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Supporting local farmers on their carbon journey

Stuart and Julie Young have been operating their Wyuna East dairy for over 13 years, during which time they have made considerable inroads increasing efficiencies for a more sustainable operation. 

And a recent Rabobank Carbon Neutral Agriculture Workshop held in Moama has helped demystify the often confusing, and potentially overwhelming, carbon conversation.

 

A practical starting point focussed on the basics

The Youngs completed initial carbon tracking through The Dairy Farm Monitor Project, and have undertaken a comprehensive energy audit across their operation, and remain curious regarding the opportunities, and challenges, of carbon specific to their operation. 

“Really, we want to make sure we’re not being left behind and that we’re up-to-date with the potential impending requirements on farming, and this workshop was excellent for motivating us to start thinking about the future, whilst providing knowledge on what may be to come,” Stuart said. 

Julie said the workshop, which included the completion of a carbon calculation using the Greenhouse Accounting Framework developed by the University of Melbourne and the Primary Industries Climate Challenges Centre, also revealed some challenges.

“From our point-of-view the amount of methane we expel is our biggest polluter, and regardless of whether we’re doing everything correctly and making a positive impact, there are still very few viable solutions for reducing methane.”

“Targets are being set for 2030, which is not very far away, and we don’t want to get to 2028 and be in for a rude shock – which is why we applaud Rabobank for getting everyone into line and building this awareness.” 

Crawford Taylor, Rabobank Head of Client Sustainability, said the workshops provided an opportunity to lay the foundation for farmers and staff in understanding the pathways towards a low emission, or potentially carbon neutral, farm business. 

“There is plenty of discussion around the agricultural industry’s ability to sell carbon credits to other industries for diversification of farm income, or whether producers should focus on their own carbon emissions. Our clients are curious as to how they fit in,” Crawford said.

Before farmers consider their options, a thorough understanding of their greenhouse gas emissions is key, and strategically imperative for a farm business.” 

 

Empowered to reduce their footprint, and increase profitability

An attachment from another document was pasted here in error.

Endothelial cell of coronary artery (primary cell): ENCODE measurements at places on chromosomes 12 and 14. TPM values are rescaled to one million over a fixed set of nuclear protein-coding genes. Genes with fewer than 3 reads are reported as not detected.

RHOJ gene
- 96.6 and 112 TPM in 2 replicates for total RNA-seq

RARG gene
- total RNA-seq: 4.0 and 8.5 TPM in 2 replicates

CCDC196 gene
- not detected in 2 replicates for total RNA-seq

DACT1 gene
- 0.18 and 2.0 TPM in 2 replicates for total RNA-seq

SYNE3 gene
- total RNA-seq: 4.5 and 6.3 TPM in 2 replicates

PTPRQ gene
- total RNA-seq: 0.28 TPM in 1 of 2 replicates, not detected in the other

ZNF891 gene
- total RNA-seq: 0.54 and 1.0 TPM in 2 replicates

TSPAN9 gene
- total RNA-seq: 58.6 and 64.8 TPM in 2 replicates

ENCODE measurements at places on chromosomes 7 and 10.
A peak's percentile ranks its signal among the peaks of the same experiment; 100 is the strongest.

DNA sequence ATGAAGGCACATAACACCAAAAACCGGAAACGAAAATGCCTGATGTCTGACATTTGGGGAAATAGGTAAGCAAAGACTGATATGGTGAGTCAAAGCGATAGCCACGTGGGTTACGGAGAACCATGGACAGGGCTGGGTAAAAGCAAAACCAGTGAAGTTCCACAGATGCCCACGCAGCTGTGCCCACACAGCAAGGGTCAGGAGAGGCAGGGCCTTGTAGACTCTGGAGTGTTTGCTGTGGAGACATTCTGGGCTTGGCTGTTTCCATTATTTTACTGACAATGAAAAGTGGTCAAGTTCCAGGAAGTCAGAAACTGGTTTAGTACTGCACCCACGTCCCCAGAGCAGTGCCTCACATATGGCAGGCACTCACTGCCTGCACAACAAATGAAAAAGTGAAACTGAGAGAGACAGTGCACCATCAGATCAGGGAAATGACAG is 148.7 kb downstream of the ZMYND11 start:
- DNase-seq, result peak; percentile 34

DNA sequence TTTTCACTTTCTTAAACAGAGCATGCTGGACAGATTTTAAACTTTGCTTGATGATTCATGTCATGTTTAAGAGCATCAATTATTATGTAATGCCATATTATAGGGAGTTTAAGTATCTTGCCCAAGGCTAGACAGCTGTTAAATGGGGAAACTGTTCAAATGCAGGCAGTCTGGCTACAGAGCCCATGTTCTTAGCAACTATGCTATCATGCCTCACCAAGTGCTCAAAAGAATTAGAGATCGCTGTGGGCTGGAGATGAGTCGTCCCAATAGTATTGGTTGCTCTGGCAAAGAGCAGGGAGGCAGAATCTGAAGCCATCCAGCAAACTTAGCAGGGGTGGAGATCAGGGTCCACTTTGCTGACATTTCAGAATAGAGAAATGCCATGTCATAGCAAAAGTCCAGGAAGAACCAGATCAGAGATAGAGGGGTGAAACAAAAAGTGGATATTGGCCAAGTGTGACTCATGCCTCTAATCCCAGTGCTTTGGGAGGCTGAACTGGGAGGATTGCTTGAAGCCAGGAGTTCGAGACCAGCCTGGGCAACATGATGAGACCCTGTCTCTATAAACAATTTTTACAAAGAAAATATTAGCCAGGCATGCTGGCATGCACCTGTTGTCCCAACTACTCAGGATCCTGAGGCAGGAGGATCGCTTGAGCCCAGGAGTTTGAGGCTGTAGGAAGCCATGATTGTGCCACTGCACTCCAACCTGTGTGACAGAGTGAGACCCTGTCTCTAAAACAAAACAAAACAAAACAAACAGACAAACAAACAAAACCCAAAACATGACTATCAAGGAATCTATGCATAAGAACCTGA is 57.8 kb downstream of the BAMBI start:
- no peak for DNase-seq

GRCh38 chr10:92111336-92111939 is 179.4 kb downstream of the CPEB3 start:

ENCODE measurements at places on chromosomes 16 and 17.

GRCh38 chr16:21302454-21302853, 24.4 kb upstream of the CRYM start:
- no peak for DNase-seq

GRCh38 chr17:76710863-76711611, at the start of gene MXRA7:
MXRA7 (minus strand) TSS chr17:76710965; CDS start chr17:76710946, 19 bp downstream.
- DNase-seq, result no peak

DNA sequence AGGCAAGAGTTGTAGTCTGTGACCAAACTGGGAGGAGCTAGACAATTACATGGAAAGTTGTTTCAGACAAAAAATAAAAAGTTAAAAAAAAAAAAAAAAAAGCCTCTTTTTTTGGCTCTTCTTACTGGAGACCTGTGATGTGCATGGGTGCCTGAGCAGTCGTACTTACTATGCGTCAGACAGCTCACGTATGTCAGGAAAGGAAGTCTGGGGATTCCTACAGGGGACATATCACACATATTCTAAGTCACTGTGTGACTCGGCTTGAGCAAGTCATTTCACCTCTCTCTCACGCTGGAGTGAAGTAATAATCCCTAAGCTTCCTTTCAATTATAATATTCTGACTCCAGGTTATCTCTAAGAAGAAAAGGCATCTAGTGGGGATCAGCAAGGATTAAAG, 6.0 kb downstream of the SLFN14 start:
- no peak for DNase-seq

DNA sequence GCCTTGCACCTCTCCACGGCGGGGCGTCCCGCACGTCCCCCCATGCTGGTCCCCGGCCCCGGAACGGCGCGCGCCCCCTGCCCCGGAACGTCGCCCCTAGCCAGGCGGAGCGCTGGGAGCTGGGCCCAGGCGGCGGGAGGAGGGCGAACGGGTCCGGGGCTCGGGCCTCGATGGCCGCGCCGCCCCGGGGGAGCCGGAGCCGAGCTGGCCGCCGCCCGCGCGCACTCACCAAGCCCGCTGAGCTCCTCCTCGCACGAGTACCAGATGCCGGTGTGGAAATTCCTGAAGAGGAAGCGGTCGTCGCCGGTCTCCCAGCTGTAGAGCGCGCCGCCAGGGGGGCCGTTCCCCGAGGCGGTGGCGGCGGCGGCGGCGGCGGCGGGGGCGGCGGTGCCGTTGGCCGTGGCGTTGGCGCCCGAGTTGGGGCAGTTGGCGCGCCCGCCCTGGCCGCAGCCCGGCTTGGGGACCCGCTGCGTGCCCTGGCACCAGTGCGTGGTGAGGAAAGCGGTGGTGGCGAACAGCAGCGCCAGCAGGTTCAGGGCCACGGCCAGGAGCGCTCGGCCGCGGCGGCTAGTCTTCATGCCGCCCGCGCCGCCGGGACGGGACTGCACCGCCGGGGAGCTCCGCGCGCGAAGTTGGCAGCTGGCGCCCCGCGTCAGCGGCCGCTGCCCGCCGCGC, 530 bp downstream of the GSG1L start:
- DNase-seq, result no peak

Stuart and Julie, together with their sons Jack and Alec currently milk 550 cows, and increasing their power-use efficiency is one of the most practical levers they’ve been able to pull reducing their emissions. 

“We have a 20 kilowatt solar system on the dairy roof, which was as big as we could go at the time, and have installed variable speed pumps to minimise our use of power,” Stuart explained. 

As a result, their monthly bill has almost halved – from $5,000 to $3,000.

The family is now looking to add a chiller that will halve their power usage chilling milk, and has recently upgraded to an industrial sized plate exchange to chill milk before it goes into the vat – resulting in milk that is instantly the required four degrees celsius and further reducing power usage.

 

A growing enterprise for further sustainability

Currently relying on agistment for winter feed, the Youngs are looking to expand their operation for greater management control.

“The water situation in the Goulburn Valley is variable, and we can’t rely on buying in feed or agistment – if we want a fully transparent and environmentally kind operation we need to be self-sufficient, manage our production systems and feed our animals ourselves,” Julie said. 

“We’re both off mixed farms from around Leongatha but we specifically wanted to pursue dairy as it’s the only sector where you know how much money you’ll make, and are able to draw a monthly income,” Stuart explained.

“And it’s an industry that’s been good to us, we’ve made a lot of friends, built a strong business and now we’re looking to the future to see what further opportunities carbon may present.”